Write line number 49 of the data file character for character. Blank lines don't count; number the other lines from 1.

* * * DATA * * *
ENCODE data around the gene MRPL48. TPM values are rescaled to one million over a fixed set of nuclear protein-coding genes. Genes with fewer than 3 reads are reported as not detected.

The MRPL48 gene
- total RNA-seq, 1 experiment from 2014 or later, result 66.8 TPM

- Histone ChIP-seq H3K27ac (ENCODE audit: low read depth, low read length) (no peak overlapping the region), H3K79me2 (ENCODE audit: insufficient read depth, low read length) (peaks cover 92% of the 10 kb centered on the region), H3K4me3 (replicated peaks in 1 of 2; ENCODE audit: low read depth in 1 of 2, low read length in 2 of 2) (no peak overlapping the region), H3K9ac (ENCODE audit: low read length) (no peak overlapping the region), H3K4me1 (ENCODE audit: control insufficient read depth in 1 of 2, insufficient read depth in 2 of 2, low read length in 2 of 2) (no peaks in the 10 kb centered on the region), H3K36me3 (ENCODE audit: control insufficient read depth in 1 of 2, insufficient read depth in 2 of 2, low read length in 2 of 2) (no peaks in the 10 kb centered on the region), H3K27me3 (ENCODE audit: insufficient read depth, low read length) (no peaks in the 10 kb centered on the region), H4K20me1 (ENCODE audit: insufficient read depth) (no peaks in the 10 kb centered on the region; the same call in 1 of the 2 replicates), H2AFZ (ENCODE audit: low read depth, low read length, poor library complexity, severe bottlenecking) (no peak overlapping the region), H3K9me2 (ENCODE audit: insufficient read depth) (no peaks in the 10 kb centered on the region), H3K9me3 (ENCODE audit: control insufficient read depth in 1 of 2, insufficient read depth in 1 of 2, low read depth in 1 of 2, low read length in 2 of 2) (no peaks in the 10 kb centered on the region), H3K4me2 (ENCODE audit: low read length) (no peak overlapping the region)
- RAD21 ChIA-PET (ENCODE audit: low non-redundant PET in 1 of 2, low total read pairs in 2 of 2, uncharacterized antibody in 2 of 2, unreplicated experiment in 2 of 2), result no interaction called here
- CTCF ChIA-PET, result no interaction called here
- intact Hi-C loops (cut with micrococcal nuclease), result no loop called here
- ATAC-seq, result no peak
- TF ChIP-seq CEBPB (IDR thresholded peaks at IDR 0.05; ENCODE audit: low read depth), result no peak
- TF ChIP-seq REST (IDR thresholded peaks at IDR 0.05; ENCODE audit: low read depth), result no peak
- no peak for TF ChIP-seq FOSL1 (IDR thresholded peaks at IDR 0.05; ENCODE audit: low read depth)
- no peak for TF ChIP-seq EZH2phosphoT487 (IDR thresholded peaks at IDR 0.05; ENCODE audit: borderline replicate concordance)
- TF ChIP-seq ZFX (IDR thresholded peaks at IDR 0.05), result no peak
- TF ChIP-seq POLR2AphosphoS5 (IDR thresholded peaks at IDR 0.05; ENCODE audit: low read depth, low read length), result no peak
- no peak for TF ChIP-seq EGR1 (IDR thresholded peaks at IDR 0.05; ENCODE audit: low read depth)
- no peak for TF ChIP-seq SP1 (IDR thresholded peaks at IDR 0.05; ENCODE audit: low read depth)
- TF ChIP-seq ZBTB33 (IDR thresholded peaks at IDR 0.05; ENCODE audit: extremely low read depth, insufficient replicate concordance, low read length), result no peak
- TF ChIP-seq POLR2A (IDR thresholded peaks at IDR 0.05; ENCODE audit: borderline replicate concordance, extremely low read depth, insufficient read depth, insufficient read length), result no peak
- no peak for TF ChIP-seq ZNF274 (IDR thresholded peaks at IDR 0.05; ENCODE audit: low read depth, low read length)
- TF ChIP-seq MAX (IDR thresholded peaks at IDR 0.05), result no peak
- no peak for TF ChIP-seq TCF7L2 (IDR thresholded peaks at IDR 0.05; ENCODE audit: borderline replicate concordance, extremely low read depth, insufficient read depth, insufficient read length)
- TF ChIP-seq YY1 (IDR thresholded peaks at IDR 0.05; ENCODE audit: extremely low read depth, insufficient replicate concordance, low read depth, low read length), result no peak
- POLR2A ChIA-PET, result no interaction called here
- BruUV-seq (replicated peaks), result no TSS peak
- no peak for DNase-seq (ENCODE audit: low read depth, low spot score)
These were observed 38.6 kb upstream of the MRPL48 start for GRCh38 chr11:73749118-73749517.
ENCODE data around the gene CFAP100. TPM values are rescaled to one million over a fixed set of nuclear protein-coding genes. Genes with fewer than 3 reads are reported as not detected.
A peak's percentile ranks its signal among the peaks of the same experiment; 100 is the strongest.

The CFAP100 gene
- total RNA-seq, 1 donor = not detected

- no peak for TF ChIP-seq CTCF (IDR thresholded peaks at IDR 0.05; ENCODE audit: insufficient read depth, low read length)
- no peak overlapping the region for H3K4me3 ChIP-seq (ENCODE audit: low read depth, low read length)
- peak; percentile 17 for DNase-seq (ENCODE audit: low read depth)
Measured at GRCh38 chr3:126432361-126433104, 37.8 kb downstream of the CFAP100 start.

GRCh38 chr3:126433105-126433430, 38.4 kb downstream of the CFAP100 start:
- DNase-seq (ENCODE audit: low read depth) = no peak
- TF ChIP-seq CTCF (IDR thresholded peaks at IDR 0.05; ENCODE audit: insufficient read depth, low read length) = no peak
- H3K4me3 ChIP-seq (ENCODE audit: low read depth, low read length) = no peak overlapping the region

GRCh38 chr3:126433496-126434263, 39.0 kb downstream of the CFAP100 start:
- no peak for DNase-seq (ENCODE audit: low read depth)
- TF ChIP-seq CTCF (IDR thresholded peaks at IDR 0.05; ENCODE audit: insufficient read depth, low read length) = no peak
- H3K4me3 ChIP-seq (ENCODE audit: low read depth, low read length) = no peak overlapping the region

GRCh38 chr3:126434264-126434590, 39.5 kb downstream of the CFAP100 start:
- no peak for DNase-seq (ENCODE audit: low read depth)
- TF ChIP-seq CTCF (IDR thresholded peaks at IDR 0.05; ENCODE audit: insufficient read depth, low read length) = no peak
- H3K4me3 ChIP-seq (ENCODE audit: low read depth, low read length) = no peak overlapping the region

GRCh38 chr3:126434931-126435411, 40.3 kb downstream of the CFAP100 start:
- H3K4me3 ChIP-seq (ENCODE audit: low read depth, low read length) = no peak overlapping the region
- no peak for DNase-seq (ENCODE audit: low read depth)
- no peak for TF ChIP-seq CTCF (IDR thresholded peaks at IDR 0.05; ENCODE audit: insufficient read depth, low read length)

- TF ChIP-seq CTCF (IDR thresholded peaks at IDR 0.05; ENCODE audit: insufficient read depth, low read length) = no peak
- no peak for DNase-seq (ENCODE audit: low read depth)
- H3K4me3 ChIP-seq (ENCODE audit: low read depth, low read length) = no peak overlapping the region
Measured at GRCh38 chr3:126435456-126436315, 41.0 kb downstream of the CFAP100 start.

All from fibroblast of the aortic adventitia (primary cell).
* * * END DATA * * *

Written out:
- no peak for DNase-seq (ENCODE audit: low read depth)